“Perhaps. I was thinking [in terms of] grand themes, smaller arcs, and telling character-driven stories. I actually plotted the book, in writing, two years in advance, so I could tell those larger stories. Once I began to develop the more nuanced approach to the humans in the book, it affected how I wrote Dracula himself. Although almost all of the dialogue today makes me cringe, it is 40 years later and our approach to dialogue has greatly changed, but I think the overall stories still work.”

Dracula Lives! #1

Dracula Lives! #1


By 1973, the title performed so well, Lee commissioned Dracula Lives! as a companion magazine featuring a mix of Dracula tales, articles, and horror reprints from the 1950s.

While Wolfman and Colan spun their own contemporary tale of terror, the anthology could cover Dracula’s life through the centuries with an interesting collection of writers and artists producing stories. Conway and Fox wrote some of the stories as Roy Thomas, Steve Gerber, and even Chris Claremont in an illustrated prose tale. Wolfman partnered with Neal Adams for a memorable origin story. Artists contributing here began with Colan but included Alan Weiss, Dick Giordano, Rich Buckler, Pablo Marcos, Jim Starlin, Syd Shores, Alfonso Font, Vicente Alcazar, Mike Ploog, and Dick Ayers. Painted covers came from Boris Vallejo, Jordi Penalva, Earl Norem, and Adams.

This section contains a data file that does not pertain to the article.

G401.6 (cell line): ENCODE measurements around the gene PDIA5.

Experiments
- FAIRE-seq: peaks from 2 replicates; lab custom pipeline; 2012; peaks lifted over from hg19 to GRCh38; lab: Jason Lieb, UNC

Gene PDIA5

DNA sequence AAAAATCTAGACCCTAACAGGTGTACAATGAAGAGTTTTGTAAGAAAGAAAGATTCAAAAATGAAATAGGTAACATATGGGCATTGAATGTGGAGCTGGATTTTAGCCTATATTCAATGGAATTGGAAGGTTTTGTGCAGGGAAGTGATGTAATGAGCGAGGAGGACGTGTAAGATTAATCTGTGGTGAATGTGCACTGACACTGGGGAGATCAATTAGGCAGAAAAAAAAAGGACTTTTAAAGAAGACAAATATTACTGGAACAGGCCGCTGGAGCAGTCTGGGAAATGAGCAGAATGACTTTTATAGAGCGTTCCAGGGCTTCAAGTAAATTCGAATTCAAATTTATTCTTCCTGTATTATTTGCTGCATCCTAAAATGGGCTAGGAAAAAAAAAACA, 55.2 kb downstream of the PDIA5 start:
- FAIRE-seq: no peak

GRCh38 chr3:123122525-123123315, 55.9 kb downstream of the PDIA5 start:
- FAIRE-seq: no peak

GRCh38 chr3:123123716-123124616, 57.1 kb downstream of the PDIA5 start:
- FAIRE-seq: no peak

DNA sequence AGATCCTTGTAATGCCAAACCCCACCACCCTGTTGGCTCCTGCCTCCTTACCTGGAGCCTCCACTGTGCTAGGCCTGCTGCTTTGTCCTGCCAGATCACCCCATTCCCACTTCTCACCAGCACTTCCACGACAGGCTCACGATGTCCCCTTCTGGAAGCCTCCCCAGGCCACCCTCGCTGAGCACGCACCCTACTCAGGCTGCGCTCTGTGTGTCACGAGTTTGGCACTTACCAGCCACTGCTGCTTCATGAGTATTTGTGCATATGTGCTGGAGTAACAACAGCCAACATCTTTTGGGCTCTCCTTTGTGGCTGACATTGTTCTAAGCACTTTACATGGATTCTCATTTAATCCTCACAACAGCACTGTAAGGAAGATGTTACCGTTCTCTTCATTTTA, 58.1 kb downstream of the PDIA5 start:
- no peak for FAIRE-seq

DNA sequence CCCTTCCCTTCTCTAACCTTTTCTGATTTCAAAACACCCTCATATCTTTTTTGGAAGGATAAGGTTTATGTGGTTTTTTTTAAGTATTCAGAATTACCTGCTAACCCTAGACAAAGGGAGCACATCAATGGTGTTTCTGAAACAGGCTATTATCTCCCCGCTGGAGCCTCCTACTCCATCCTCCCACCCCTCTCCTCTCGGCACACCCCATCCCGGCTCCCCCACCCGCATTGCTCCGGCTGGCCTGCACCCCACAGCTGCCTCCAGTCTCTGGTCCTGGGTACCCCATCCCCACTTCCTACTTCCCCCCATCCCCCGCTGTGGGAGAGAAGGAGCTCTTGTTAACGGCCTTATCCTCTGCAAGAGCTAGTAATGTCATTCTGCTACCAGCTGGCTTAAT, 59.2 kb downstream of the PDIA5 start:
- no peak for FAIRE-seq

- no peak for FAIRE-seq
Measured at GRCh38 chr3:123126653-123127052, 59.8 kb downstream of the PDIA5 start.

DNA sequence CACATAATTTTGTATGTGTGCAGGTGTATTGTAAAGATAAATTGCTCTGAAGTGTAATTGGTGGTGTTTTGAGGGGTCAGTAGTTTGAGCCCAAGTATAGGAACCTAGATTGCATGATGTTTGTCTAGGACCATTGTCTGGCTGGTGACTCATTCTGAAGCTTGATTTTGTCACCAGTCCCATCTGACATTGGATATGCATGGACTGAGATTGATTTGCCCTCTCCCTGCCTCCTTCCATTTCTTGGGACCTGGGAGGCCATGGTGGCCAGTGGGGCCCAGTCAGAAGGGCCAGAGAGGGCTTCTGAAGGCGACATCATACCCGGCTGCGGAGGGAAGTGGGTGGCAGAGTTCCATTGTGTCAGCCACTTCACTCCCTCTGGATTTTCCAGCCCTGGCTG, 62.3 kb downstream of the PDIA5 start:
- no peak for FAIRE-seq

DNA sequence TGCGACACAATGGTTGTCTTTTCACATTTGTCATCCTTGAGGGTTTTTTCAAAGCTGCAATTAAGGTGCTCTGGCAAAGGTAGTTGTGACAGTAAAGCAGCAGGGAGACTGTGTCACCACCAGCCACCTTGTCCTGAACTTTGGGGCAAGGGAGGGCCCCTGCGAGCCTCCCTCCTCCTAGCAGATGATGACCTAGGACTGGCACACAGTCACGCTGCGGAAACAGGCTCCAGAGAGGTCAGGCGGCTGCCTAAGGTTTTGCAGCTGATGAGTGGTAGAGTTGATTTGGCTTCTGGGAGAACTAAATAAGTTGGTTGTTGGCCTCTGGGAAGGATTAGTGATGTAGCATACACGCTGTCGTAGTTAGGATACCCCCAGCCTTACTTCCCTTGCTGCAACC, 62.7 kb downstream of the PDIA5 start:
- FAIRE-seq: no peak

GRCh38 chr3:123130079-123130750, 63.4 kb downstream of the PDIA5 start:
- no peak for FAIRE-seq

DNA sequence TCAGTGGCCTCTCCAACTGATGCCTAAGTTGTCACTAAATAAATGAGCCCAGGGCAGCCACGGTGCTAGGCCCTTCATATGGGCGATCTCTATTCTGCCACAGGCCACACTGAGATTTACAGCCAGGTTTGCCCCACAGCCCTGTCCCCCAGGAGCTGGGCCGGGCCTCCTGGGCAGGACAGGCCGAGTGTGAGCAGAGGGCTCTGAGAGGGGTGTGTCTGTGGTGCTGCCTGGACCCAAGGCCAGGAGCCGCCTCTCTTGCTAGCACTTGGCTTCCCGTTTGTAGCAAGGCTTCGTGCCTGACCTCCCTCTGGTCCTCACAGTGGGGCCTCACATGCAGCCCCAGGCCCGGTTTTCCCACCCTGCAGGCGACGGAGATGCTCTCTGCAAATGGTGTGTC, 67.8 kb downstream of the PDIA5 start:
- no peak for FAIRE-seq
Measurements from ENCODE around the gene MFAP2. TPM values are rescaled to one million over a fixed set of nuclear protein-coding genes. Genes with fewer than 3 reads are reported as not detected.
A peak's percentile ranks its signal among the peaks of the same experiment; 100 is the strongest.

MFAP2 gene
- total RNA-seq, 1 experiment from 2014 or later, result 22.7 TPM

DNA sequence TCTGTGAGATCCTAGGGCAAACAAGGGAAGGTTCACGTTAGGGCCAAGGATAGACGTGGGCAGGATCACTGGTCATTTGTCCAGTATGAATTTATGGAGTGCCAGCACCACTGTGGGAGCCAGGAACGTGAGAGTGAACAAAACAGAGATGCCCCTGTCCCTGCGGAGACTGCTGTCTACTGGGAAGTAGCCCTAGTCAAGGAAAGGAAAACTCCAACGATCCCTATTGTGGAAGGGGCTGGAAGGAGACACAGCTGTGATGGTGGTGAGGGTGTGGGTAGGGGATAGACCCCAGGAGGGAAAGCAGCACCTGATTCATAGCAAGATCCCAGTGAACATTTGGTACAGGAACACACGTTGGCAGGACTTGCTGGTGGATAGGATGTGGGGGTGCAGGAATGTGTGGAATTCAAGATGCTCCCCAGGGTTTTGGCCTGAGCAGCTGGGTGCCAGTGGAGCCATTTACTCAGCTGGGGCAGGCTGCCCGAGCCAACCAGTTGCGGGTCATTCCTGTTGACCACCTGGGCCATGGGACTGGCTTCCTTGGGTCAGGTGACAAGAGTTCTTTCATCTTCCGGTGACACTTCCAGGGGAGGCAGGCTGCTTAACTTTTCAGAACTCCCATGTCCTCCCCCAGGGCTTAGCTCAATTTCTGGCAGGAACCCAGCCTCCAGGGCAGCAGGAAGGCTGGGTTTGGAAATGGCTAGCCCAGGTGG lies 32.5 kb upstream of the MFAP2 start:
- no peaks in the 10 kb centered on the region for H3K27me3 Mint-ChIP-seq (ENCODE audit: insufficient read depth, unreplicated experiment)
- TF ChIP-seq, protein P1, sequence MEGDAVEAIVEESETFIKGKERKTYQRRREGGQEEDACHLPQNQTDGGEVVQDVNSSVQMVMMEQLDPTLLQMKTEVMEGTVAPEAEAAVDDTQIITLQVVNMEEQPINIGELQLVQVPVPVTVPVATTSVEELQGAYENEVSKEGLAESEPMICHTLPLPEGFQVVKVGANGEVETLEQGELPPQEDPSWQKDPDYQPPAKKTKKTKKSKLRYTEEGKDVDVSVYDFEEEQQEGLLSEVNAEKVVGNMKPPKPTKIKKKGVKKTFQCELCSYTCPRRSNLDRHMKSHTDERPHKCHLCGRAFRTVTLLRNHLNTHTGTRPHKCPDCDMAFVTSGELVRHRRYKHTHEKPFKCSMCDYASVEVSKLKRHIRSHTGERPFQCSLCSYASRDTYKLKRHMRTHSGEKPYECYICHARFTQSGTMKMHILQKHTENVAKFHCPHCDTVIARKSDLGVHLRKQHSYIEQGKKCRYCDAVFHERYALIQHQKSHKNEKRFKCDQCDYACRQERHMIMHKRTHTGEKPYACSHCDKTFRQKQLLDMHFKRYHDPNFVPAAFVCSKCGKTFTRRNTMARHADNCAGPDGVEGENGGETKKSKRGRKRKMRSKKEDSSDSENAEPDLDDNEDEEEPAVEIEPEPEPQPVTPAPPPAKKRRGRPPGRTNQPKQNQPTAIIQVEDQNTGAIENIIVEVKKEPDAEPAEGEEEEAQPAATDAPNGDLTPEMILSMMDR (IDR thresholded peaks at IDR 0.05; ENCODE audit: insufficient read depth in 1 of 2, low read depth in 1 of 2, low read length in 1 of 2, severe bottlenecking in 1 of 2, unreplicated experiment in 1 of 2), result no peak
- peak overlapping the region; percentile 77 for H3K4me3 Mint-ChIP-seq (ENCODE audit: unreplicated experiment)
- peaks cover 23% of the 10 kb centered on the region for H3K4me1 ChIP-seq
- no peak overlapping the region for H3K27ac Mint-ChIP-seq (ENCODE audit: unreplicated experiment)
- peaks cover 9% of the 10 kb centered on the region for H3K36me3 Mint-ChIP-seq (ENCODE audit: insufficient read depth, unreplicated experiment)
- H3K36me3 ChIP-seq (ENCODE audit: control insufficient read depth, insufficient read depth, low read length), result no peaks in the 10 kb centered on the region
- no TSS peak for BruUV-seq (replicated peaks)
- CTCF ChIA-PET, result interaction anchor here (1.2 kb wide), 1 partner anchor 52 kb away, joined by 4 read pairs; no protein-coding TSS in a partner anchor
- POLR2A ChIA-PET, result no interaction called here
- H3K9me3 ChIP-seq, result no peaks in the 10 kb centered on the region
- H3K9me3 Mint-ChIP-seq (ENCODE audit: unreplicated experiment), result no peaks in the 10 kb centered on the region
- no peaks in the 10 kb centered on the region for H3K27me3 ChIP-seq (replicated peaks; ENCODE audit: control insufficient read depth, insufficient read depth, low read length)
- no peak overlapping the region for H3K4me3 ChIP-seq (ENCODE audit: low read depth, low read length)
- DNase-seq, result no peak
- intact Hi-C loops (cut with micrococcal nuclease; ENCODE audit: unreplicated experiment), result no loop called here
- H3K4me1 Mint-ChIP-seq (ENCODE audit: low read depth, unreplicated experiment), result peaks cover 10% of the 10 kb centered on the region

Tomb of Dracula #12

Tomb of Dracula #12


Wolfman admitted that it took several issues to find his voice and direction, considering himself comfortable beginning with issue #12, the arc concluding this volume. Just before that, though, he did introduce readers to Blade the vampire hunter, one of the most popular character introductions during that era.

Summing up the book’s legacy, Wolfman said, “…in the 1970s the readership was growing up. We were no longer having to write comics only for the 8-to-12-year-old crowd. I was writing Dracula for a college audience and above, as was Roy with Conan or Steve Gerber with Howard the Duck. Gene’s realistic art, which wasn’t all about fists and flexing, certainly was better appreciated and understood by an older and more discriminating reader. So I think that Tomb of Dracula was the right book with the right team at the right time taking the right approach.”

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Tomb of Dracula Complete Collection Vol. 1 SC

Classic covers from the Grand Comics Database.